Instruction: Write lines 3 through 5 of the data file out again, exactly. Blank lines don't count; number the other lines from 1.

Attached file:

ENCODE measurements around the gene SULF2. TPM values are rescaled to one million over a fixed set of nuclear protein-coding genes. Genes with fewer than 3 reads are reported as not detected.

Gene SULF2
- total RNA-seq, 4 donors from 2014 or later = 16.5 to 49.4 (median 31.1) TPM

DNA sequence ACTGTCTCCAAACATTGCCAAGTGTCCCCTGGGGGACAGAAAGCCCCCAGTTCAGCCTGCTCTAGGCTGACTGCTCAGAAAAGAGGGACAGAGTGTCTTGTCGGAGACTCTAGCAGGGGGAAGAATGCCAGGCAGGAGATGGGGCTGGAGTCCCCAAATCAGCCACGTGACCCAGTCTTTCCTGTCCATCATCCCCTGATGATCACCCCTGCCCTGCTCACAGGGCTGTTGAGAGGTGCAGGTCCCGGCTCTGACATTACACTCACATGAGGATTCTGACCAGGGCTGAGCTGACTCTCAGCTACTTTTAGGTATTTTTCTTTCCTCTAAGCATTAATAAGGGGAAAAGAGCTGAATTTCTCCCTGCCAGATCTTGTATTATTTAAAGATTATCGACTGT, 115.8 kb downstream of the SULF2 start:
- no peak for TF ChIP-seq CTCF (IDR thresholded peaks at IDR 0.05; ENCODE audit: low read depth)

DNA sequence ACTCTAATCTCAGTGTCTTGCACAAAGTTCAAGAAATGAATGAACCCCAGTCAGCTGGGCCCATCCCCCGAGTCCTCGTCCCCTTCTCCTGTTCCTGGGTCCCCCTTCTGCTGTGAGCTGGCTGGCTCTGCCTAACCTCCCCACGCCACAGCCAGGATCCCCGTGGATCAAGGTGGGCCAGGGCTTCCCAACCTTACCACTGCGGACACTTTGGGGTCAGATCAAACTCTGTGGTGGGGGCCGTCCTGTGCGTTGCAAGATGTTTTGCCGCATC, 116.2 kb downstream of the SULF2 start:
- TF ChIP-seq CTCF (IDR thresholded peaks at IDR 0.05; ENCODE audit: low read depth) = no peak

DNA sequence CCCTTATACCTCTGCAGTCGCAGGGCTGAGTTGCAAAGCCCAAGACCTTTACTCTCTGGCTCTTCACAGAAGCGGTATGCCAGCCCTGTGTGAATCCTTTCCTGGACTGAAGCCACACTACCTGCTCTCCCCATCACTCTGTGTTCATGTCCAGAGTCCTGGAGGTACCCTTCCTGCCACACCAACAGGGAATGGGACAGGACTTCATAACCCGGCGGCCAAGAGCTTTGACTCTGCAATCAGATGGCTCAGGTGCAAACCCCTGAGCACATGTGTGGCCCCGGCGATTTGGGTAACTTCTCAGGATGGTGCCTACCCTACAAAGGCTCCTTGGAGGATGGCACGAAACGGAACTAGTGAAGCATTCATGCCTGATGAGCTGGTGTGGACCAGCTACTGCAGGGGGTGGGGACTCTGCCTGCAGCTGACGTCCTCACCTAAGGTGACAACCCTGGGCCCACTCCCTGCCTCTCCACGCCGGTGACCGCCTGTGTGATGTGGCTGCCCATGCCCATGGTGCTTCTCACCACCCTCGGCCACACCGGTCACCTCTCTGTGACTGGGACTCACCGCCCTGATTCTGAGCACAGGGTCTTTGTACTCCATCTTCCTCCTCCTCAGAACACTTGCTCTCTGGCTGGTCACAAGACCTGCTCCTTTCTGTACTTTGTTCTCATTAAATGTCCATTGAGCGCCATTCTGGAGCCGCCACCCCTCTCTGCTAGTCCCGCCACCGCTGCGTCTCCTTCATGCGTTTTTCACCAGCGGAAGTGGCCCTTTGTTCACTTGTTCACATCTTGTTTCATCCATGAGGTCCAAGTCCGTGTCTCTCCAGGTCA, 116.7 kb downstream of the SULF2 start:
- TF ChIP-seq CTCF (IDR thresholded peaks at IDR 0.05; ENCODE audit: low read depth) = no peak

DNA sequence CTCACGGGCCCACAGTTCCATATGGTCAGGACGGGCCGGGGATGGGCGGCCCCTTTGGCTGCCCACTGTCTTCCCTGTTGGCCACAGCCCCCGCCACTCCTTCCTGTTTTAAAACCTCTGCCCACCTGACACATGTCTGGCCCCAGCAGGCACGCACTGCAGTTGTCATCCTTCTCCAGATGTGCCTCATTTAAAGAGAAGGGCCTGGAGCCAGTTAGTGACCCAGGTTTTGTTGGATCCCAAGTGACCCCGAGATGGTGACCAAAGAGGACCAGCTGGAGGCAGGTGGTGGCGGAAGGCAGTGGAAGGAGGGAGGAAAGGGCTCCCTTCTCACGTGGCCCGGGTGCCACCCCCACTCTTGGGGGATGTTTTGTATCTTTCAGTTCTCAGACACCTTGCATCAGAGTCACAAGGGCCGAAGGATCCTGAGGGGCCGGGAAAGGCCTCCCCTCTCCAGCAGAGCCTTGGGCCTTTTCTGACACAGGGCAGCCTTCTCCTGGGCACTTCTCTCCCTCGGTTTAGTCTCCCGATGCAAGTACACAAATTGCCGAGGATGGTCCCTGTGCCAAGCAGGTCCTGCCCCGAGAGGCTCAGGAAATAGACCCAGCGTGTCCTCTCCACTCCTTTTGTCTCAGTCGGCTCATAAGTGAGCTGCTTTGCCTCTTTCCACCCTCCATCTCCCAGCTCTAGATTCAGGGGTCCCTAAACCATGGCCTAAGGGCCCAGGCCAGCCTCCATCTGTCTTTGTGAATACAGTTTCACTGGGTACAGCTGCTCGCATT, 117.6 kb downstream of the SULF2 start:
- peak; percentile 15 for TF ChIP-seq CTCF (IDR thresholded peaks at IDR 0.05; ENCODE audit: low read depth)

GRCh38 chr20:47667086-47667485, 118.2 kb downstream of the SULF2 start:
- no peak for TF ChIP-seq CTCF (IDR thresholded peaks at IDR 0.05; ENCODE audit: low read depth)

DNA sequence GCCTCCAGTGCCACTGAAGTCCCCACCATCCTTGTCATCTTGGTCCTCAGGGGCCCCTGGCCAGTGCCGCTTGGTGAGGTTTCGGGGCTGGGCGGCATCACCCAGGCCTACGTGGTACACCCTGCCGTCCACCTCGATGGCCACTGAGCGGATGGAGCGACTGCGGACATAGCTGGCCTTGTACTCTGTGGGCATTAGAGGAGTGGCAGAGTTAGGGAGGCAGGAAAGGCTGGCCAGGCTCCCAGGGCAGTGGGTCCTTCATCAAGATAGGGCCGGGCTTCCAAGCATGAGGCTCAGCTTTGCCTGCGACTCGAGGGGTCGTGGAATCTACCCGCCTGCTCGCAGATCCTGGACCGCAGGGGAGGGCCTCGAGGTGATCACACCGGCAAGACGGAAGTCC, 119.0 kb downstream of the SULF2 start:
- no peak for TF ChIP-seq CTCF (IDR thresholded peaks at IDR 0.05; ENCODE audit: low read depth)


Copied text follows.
- total RNA-seq, 4 donors from 2014 or later = 16.5 to 49.4 (median 31.1) TPM

DNA sequence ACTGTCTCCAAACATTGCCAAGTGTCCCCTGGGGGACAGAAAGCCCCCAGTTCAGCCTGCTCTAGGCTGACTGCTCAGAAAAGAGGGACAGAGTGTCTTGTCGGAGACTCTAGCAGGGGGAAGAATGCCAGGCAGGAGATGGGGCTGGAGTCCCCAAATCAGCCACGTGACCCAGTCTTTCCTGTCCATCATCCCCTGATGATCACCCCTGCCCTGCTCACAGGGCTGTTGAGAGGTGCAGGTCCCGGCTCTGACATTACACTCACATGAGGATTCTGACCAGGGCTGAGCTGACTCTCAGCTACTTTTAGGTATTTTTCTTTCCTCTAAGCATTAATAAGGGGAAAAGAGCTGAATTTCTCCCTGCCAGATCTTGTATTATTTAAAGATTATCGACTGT, 115.8 kb downstream of the SULF2 start:
- no peak for TF ChIP-seq CTCF (IDR thresholded peaks at IDR 0.05; ENCODE audit: low read depth)